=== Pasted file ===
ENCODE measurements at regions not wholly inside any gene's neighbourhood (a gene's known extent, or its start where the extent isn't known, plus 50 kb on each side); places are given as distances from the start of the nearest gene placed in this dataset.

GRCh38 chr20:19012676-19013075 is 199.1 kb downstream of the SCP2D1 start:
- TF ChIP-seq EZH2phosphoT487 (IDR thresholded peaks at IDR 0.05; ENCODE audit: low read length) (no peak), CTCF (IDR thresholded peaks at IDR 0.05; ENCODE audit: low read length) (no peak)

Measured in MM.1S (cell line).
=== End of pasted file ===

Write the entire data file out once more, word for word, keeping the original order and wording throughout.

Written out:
ENCODE measurements at regions not wholly inside any gene's neighbourhood (a gene's known extent, or its start where the extent isn't known, plus 50 kb on each side); places are given as distances from the start of the nearest gene placed in this dataset.

GRCh38 chr20:19012676-19013075 is 199.1 kb downstream of the SCP2D1 start:
- TF ChIP-seq EZH2phosphoT487 (IDR thresholded peaks at IDR 0.05; ENCODE audit: low read length) (no peak), CTCF (IDR thresholded peaks at IDR 0.05; ENCODE audit: low read length) (no peak)

Measured in MM.1S (cell line).